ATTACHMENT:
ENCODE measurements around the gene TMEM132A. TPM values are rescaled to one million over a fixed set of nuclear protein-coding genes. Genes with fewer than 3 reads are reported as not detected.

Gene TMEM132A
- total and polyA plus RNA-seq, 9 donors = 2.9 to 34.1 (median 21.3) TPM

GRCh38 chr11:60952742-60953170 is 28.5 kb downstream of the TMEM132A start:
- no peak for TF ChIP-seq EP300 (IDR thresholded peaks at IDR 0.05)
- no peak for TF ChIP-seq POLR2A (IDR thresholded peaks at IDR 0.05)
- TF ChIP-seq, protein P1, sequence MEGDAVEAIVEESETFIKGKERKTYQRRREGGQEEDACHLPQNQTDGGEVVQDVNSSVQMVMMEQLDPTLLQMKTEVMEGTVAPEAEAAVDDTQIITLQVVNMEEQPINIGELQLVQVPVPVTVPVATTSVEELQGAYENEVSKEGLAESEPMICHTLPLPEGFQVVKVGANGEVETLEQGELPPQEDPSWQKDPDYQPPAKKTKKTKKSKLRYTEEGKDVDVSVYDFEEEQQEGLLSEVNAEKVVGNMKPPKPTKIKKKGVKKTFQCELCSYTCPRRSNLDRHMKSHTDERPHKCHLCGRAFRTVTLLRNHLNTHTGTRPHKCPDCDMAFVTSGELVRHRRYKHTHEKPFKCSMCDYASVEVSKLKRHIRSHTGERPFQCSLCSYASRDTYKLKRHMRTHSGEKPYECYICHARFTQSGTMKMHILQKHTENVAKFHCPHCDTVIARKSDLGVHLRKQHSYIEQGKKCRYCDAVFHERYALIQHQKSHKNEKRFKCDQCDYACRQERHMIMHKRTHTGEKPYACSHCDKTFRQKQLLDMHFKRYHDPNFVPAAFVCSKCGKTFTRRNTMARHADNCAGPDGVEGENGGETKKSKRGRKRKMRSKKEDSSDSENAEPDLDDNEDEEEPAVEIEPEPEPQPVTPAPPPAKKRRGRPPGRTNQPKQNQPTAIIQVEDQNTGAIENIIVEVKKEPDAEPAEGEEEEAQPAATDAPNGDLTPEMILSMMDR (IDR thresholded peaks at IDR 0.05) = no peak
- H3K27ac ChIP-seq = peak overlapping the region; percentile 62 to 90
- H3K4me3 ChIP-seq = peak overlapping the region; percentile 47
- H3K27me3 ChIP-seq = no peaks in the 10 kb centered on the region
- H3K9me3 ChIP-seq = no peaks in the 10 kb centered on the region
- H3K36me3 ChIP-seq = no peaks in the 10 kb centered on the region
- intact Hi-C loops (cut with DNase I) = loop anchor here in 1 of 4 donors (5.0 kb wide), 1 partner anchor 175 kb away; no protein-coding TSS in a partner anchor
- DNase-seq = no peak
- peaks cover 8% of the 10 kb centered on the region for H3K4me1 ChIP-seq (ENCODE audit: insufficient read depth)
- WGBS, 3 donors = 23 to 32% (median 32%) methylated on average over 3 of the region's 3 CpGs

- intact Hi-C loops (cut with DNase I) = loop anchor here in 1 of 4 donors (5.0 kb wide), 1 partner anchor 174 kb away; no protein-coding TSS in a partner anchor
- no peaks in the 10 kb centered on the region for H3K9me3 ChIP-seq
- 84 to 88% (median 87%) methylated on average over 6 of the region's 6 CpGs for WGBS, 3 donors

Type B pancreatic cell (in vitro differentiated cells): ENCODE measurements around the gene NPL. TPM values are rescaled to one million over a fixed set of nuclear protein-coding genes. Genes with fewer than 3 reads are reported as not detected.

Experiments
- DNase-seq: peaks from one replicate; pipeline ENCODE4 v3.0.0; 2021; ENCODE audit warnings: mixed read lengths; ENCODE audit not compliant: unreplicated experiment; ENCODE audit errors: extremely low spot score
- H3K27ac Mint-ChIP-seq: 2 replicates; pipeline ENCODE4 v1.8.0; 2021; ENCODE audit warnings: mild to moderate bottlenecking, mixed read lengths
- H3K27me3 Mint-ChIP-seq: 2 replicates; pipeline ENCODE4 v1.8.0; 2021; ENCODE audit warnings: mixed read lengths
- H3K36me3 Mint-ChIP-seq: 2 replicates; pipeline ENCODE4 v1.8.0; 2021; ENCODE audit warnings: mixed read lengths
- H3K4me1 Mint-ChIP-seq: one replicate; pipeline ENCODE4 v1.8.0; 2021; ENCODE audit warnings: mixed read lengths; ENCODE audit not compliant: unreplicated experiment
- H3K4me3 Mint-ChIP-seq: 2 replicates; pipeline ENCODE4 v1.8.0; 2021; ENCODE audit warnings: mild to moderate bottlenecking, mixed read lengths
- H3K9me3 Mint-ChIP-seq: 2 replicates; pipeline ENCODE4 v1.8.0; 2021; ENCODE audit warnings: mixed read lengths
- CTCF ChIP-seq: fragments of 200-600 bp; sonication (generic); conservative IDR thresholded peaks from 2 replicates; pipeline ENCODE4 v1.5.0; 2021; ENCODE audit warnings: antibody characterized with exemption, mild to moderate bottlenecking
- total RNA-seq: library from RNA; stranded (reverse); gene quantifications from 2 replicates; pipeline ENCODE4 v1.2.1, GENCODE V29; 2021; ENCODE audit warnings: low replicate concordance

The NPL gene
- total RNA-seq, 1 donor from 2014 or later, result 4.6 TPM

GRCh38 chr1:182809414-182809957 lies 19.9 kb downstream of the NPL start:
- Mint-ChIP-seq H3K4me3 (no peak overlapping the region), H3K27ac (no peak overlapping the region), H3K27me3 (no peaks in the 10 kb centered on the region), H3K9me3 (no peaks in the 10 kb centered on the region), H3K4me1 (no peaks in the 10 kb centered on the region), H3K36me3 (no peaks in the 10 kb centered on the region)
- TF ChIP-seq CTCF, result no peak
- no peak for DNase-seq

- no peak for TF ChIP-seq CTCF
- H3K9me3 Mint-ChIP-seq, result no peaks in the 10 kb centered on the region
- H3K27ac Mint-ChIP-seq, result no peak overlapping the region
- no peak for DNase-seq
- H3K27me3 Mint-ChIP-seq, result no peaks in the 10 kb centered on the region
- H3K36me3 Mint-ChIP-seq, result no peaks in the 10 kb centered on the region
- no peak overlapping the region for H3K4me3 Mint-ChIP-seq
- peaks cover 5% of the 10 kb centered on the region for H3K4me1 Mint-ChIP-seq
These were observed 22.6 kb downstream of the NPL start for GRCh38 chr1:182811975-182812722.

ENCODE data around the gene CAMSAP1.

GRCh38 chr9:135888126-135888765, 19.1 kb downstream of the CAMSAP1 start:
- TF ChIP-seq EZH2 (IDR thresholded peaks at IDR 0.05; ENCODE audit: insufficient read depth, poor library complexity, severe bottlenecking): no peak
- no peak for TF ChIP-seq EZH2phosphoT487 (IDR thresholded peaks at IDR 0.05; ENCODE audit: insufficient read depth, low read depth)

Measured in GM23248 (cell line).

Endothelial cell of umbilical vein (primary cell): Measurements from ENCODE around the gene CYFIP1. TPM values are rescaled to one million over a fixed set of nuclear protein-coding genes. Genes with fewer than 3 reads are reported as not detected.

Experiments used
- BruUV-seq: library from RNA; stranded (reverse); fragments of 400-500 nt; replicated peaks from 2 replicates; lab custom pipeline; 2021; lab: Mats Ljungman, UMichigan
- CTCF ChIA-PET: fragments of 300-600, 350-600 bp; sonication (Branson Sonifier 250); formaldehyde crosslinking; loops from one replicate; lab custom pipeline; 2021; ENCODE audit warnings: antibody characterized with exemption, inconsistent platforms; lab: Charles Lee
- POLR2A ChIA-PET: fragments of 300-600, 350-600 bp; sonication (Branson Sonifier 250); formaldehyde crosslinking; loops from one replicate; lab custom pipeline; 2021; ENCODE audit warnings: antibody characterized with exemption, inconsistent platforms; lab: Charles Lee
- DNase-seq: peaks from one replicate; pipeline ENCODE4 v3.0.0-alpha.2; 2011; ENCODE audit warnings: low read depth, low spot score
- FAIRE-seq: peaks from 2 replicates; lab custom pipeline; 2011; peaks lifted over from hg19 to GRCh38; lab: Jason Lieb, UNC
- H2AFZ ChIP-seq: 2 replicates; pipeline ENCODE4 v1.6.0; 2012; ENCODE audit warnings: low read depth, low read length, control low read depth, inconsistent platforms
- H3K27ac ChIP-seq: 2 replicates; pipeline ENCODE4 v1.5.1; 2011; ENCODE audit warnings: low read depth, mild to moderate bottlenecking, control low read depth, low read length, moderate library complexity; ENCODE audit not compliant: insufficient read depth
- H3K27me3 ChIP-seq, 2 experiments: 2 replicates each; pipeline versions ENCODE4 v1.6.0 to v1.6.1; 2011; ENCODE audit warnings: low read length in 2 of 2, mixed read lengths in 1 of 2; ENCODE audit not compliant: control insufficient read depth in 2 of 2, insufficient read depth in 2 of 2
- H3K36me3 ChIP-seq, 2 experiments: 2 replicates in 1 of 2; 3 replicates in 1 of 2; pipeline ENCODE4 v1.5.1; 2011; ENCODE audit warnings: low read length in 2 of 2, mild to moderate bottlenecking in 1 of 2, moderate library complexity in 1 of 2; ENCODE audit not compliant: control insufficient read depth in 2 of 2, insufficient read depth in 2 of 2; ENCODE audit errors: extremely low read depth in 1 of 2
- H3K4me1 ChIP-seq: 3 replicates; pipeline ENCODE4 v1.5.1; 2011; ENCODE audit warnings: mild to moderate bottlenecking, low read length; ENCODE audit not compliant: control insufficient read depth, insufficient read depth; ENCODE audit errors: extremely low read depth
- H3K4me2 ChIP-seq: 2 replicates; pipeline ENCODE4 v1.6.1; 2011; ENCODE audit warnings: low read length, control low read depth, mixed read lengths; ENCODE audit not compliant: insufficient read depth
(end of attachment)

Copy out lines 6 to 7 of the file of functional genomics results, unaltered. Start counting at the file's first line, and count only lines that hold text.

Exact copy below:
- no peak for TF ChIP-seq POLR2A (IDR thresholded peaks at IDR 0.05)
- TF ChIP-seq, protein P1, sequence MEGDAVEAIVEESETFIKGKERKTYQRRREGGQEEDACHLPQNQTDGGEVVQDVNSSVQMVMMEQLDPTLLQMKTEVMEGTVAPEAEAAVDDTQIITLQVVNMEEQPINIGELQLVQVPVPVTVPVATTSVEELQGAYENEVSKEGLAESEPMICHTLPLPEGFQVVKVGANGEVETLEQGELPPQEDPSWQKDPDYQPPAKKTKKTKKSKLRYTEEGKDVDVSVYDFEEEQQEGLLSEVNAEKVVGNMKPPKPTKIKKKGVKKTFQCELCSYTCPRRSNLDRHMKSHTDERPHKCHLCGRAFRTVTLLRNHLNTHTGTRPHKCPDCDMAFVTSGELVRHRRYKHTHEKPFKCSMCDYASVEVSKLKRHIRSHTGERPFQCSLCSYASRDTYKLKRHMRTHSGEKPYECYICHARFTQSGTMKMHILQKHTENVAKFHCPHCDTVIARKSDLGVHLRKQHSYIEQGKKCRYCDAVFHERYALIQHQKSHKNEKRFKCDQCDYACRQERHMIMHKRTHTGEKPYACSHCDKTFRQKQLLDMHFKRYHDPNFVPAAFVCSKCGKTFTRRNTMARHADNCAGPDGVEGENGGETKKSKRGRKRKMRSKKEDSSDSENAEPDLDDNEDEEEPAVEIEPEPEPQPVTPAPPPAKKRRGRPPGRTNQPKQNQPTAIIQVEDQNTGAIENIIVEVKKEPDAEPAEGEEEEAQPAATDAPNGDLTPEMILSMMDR (IDR thresholded peaks at IDR 0.05) = no peak